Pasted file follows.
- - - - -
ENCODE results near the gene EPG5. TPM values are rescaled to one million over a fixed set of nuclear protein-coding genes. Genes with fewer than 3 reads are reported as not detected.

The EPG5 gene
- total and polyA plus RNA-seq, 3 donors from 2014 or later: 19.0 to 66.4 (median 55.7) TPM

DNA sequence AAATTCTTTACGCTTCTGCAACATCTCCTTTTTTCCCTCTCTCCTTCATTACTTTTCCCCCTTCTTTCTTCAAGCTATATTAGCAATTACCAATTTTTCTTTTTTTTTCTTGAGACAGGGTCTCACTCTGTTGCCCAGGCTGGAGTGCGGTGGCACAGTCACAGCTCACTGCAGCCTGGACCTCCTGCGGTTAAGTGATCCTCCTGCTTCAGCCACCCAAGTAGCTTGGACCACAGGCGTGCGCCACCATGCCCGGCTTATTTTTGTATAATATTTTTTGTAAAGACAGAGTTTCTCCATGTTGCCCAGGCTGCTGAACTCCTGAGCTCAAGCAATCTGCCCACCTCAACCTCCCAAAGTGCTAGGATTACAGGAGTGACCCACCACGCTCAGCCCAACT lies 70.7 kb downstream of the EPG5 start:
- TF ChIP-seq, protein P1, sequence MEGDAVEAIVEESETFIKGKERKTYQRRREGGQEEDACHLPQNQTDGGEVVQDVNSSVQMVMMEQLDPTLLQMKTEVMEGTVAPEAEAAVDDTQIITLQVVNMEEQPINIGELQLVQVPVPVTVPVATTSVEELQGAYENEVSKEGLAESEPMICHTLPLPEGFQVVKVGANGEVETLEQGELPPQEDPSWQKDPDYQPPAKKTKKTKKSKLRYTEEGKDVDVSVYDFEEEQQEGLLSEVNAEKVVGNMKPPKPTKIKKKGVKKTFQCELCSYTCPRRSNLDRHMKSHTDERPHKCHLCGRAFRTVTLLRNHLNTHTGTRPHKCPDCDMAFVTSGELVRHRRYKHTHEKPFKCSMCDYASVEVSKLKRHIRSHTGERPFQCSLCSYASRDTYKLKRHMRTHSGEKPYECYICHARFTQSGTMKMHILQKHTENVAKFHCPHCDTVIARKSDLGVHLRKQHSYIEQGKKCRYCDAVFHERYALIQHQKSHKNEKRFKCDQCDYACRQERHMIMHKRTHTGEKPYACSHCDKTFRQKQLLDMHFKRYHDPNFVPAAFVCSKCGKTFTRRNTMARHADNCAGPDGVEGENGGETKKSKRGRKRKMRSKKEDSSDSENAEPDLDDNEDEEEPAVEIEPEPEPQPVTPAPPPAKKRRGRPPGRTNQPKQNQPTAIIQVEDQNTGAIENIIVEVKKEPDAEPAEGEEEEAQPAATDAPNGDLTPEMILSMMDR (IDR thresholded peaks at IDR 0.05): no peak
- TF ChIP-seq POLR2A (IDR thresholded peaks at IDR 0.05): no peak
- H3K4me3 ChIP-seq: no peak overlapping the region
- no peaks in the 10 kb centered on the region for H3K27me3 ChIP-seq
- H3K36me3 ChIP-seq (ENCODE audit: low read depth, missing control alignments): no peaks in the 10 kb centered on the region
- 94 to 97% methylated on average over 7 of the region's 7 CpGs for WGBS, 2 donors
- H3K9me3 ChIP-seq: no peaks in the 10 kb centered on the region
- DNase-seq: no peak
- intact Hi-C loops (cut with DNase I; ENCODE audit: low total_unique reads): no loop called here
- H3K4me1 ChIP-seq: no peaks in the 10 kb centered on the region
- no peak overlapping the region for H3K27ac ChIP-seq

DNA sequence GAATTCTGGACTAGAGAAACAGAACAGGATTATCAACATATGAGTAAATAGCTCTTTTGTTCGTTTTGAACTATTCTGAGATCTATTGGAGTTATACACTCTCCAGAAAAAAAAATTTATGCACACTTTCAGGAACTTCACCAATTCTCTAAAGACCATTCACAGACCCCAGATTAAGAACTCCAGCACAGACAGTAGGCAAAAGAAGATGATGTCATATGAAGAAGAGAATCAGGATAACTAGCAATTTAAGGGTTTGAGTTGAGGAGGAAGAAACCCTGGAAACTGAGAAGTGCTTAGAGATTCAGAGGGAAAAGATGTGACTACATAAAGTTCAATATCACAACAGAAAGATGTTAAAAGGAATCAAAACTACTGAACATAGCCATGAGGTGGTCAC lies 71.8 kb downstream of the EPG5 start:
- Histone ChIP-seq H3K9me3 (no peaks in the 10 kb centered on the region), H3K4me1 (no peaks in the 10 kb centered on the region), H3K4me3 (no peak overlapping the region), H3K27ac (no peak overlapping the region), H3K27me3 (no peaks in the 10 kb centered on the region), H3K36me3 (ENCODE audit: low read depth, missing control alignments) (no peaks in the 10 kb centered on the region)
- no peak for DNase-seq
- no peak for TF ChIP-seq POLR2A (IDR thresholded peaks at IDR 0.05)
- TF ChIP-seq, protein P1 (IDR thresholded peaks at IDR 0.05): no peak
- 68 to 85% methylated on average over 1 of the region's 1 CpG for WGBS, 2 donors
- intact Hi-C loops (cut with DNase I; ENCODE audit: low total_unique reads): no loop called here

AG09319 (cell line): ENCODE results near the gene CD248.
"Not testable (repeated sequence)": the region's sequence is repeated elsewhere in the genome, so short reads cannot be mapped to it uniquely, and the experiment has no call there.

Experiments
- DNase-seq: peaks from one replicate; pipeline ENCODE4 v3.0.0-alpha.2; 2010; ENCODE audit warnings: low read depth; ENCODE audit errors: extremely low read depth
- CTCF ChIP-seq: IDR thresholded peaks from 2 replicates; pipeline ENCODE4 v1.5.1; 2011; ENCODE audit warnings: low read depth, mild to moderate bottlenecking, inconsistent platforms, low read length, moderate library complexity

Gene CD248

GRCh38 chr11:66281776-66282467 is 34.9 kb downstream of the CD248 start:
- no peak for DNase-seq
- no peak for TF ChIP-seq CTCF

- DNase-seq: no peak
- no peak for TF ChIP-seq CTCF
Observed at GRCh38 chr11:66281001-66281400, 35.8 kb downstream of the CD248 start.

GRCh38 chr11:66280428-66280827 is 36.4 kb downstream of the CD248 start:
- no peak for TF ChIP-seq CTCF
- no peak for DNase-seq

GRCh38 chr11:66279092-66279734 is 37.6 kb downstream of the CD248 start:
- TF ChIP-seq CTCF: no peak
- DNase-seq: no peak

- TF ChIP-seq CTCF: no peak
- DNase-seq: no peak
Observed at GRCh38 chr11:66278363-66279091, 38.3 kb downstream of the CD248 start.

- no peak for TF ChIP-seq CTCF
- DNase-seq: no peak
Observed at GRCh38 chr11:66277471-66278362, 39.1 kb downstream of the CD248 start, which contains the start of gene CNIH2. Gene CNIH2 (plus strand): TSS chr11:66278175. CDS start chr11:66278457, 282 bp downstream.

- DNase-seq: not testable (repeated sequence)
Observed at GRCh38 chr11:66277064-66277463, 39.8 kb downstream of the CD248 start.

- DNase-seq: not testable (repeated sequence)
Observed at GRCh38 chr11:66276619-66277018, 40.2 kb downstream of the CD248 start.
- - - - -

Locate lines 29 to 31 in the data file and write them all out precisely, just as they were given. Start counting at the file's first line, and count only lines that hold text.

GRCh38 chr11:66281776-66282467 is 34.9 kb downstream of the CD248 start:
- no peak for DNase-seq
- no peak for TF ChIP-seq CTCF